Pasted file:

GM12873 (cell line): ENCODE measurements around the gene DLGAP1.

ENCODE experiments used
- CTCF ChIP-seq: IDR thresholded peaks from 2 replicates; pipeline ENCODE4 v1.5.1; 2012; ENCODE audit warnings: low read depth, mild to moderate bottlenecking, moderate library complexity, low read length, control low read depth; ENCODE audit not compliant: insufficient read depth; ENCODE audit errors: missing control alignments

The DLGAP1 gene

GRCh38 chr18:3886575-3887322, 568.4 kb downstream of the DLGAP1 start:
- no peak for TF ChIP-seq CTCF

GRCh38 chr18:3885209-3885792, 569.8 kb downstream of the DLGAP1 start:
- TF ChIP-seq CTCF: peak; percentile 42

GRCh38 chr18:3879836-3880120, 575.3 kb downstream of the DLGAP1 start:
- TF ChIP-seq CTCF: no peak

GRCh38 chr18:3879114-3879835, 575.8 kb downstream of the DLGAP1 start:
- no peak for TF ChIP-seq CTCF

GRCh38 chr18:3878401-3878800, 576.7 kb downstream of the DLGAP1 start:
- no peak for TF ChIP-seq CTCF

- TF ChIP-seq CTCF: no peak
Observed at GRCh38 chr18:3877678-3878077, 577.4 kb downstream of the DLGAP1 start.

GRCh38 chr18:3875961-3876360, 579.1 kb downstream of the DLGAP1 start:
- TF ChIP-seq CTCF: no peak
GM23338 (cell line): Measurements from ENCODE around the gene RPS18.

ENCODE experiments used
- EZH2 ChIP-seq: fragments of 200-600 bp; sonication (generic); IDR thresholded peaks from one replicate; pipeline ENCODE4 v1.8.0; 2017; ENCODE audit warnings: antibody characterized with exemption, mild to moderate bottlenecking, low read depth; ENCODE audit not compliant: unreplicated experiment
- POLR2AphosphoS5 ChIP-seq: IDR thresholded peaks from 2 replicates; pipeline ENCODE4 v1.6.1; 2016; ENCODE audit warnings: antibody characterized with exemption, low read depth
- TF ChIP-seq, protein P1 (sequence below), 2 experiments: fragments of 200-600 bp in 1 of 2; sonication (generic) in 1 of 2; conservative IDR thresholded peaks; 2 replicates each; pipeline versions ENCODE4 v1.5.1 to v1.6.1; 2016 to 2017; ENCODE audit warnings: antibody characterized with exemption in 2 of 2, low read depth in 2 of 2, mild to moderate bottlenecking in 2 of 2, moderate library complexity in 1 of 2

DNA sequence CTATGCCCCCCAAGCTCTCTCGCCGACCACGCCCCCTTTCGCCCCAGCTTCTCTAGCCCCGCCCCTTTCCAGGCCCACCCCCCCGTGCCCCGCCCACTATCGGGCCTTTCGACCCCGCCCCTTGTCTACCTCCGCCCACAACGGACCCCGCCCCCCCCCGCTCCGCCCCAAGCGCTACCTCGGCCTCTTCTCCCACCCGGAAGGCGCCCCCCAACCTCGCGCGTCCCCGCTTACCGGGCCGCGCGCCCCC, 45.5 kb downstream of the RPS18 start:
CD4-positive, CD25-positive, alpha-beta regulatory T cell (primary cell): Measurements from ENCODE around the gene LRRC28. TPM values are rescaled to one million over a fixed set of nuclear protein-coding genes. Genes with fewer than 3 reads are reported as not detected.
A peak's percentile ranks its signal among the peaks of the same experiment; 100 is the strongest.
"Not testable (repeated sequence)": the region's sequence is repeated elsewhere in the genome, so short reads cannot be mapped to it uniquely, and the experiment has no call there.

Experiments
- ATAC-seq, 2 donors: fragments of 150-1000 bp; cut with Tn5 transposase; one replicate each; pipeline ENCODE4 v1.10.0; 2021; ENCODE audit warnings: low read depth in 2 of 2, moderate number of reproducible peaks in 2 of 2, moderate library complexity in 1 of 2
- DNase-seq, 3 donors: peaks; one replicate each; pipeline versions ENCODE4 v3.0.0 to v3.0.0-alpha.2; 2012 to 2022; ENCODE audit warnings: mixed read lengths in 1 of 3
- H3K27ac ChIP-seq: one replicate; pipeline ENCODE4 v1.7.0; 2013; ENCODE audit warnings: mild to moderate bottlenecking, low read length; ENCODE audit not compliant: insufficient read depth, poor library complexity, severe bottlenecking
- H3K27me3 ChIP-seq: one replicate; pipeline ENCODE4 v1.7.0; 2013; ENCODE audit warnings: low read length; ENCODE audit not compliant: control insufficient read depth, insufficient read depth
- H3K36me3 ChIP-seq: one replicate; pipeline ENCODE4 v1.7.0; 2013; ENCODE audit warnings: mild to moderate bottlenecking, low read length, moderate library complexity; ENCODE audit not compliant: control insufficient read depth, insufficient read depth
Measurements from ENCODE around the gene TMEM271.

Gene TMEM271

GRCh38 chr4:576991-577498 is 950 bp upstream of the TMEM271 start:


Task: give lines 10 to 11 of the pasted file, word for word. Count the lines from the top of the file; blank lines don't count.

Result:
- TF ChIP-seq CTCF: no peak

GRCh38 chr18:3879114-3879835, 575.8 kb downstream of the DLGAP1 start: